Reverse osmosis for desalination

Reverse osmosis process
Reverse osmosis process. iStock/ttsz

Reverse osmosis (RO) is a process that is commonly employed for desalination of seawater. RO systems leverage a semi-permeable membrane to remove ions, molecules and unwanted contaminants and particles (salt in the case of desalination) from water.

In a u-tube with unsalinated water on one side, salinated water on the other side, separated by a semi-permeable membrane, the principle of osmosis means the clean (unsalinated) water will move through the membrane to dilute the salinated water in an effort to establish equilibrium between the two sides of the u-tube. In a reverse-osmosis system, pressure is applied to the salinated side of the system, forcing water to travel from the higher concentration side to the lower concentration side, thus purifying (desalinating in this case) the water.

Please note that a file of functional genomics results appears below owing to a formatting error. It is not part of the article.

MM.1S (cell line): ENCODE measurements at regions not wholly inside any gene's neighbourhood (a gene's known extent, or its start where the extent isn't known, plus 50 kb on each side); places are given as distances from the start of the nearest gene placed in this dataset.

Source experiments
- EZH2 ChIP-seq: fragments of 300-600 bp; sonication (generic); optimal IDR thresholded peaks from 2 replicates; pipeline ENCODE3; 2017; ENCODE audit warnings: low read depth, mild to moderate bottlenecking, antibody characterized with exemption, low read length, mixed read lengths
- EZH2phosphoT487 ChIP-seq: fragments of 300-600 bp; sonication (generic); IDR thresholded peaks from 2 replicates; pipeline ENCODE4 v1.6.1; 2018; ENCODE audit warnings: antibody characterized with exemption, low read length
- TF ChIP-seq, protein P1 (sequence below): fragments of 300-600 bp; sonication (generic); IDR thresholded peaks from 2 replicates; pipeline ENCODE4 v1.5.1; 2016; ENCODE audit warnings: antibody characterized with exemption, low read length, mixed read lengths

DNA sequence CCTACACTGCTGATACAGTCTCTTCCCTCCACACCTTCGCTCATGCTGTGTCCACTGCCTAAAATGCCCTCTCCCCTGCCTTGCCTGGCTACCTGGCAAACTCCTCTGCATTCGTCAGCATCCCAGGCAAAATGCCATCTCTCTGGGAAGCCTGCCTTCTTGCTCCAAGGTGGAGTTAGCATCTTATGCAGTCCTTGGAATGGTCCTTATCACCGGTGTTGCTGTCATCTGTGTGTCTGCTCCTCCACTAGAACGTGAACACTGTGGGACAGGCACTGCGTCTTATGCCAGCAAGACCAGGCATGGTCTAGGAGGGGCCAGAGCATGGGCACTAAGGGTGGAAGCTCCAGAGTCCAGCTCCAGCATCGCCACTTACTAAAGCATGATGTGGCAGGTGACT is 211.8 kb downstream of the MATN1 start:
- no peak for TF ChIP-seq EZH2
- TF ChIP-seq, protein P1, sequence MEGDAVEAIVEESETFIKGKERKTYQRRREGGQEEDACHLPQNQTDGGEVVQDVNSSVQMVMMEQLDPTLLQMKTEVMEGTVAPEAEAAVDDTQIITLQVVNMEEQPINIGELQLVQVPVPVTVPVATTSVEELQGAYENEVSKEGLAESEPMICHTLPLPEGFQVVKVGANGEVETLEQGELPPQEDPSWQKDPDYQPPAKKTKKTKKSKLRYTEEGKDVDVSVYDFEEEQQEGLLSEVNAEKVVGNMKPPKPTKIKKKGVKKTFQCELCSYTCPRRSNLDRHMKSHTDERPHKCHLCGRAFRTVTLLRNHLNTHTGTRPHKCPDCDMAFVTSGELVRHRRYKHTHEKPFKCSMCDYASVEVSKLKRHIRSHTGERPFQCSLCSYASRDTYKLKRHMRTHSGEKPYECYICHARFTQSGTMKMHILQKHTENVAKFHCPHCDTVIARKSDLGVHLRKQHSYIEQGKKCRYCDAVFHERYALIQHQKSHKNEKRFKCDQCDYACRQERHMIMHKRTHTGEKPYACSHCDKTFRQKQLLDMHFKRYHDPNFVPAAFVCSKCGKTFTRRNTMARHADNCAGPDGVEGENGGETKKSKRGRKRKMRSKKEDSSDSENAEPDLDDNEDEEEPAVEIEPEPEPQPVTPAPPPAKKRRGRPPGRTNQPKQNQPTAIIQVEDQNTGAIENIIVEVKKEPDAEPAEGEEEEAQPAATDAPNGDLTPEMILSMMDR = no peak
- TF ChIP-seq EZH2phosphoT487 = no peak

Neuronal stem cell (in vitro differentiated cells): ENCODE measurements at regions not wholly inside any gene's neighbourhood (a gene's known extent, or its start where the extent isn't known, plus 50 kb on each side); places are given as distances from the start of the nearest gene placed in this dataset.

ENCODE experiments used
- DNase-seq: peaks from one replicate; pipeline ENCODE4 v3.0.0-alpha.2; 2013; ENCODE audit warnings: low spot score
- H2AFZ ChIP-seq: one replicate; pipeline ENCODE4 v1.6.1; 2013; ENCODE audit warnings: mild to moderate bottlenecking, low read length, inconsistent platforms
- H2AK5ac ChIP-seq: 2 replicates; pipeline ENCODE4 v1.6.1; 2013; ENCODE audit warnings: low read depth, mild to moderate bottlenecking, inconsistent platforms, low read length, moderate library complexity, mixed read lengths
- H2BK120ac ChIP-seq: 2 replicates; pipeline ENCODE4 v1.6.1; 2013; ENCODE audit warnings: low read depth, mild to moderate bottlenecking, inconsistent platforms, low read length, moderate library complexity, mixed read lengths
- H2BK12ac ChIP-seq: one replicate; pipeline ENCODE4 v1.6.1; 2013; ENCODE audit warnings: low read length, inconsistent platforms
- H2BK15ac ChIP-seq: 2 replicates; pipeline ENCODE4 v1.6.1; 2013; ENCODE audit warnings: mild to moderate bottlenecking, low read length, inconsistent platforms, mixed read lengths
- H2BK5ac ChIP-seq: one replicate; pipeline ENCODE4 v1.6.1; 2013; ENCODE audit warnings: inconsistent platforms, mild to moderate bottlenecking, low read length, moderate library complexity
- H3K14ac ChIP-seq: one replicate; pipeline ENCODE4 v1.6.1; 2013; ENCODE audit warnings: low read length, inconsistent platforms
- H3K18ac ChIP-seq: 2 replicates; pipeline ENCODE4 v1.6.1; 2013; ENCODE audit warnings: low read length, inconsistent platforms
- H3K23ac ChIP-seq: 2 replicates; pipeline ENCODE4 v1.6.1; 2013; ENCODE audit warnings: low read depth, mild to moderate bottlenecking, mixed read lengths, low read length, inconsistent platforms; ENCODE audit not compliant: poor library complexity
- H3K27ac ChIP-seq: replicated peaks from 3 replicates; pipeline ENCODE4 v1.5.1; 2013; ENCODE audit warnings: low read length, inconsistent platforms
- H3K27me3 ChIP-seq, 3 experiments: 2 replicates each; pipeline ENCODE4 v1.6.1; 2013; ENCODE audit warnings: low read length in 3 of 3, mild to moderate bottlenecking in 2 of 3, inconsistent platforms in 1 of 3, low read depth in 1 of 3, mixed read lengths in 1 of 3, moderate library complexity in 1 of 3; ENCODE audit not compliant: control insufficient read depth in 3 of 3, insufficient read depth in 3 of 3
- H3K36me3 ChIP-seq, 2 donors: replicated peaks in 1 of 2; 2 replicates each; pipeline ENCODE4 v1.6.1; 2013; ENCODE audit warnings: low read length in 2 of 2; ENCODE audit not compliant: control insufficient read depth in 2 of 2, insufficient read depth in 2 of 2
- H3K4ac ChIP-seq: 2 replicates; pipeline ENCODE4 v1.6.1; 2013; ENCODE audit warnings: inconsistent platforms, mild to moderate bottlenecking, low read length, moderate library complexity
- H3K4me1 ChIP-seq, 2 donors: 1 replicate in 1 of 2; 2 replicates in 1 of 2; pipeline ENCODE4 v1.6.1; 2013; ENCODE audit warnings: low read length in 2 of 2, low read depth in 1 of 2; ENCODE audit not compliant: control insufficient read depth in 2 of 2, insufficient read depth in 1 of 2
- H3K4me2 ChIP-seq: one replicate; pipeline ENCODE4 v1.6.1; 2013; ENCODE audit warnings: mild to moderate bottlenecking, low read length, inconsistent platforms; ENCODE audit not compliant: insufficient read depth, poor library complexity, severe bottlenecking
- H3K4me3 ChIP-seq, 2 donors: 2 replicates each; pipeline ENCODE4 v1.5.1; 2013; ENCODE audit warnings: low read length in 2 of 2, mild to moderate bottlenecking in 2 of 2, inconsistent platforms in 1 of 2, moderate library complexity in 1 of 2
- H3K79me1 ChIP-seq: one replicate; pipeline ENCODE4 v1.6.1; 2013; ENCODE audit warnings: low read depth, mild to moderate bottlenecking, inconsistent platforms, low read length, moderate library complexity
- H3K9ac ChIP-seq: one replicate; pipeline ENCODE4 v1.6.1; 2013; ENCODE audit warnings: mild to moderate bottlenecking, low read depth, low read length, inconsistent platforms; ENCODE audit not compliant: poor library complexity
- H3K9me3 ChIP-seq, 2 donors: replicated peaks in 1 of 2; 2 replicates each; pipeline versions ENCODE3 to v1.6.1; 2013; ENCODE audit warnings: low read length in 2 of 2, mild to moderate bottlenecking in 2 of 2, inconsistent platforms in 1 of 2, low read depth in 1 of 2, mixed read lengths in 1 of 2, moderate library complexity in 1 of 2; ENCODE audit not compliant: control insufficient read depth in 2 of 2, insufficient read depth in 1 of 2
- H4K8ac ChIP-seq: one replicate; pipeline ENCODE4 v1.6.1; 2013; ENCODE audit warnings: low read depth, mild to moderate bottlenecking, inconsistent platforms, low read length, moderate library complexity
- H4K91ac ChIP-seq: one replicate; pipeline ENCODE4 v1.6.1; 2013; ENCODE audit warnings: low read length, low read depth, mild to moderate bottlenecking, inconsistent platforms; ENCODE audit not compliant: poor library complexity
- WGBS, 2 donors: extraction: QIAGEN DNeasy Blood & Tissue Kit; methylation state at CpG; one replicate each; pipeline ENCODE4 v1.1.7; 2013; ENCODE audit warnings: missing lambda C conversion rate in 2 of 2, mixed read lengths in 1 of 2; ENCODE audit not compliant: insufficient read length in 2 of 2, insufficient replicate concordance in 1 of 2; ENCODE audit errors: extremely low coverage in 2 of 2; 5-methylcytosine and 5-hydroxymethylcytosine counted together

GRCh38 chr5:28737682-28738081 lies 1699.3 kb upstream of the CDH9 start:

While RO treatment is a leading method for water desalination today, it is an energy-intensive process and it requires pretreatment and post-treatment steps to effectively produce purified fresh water. Pretreatement and secondary pretreatment steps remove larger particles, such as algae and organic materials, as well as microscopic impurities so the water delivered to the RO system contains only dissolved salts and minerals. Post-treatment steps include adding minerals and disinfection with chlorine.

Other methods of desalination include electrodialysis and electrodialysis reversal, forward osmosis and membrane distillation.

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